The Gothic influence can be clearly seen in the nave with its decorative arches and vaulted ceiling. Repairs and additions have also led to decorations in the Renaissance and Baroque styles in the chapels. The cathedral's main altarpiece in the flamboyant Gothic style is believed to be the work of Cornielles de Holanda with five vertical panels each divided into horizontal compartments. Martin of Tours is depicted in the central panel as the cathedral's patron saint while scenes from the life of Jesus and Mary can be seen in the other panels. On either side of the main altar, there are two other altars representing the martyred saints of Ourense: Facundus, Primitivus and Euphemia.
Christ's Chapel (La capilla del Santo Cristo), to the right of the North Door, originally presented the figure of Christ rather than today's altar bearing Our Lady of the Pillar. The chapel owes its origin to Bishop Vasco Pérez Mariño who wished to be buried as close as possible to the figure of Christ. The chapel is decorated in flamboyant Baroque style with a Renaissance screen by Juan Bautista Celma and a canopy by Domingo de Andrade while other decorations are the work of Francisco de Castro Canseco. The Renaissance choir stalls which once stood in the cathedral's chancel were crafted by Diego de Solís and Juan de Angers. The chapel also contains many other offerings including 18th-century paintings with scenes of Christ's life and the evening meal at Emmaus.
The 13th-century Portico of Paradise (Pórtico del Paraíso) was built by students of Master Mateo who is best known for his Pórtico de la Gloria in the Cathedral of Santiago de Compostela. Its three arches are supported by slender columns with a central mullion. The apostle St James or Santiago holds a sword reminiscent of his alleged miraculous participation in the legendary Battle of Clavijo. The original 13th-century figure was replaced in the 19th century. The statue of the Virgin of Consolation (Virgen del Consuelo) with the body of Christ which tops the mullion was also added in the 19th century. Other decorations include Christ being tempted by the devil, a medallion of God the Father and a tabernacle presenting St Martin tearing his cloak. The archivolts of the central arch bear the figures of the 24 elders from the Book of Revelation. The columns themselves are sculpted with apostles and prophets while the capitals present a variety of figures including Christ's temptations in the desert, centaurs fighting mermaids, dragons and harpies with frightening faces who were said to have brought the plague. The vividly coloured pilaster figures were restored in the 18th century from the original Romanesque polychrome. The two Baroque side chapels contain a Castro Canseco altarpiece of the Nursing Madonna and a representation of San Francisco Blanco from Ourense who was crucified in Japan in 1597.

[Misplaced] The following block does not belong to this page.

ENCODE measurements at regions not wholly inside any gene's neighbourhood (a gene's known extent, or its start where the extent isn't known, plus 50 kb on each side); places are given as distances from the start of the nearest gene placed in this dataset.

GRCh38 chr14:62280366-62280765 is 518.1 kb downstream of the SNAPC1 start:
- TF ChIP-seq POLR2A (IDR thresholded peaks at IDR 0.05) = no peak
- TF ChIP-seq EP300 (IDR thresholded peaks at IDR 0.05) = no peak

The cathedral was the burial place for several individuals from the 13th to the 15th centuries in chapels of evolving Gothic design. The tomb of Bishop Vasco Pérez Mariño (died 1342) is in the northern transept; Bishop Lorenzo (died mid-12th century) is entombed in the nave of the epistle; Don Alonso González del Padrón is entombed next to the St Luke's chapel; the tomb of the Infantina, who may have been a Castilian princess, is next to the Capilla de las Nieves; two bishops, including Bishop Quevedo, are also entombed on the wall of the epistle.
The cathedral museum is accessed through the Romanesque door leading to the Gothic cloisters known as Claustra Nova. Artifacts include El Incunable de Monterrey, the first book published in Galicia in 1494, Enrique de Arfe's processional cross, 13th-century enamels from Limoges, the so-called Treasure of San Rosendo and the oldest Christian tombstone in Galicia from Baños de Bande.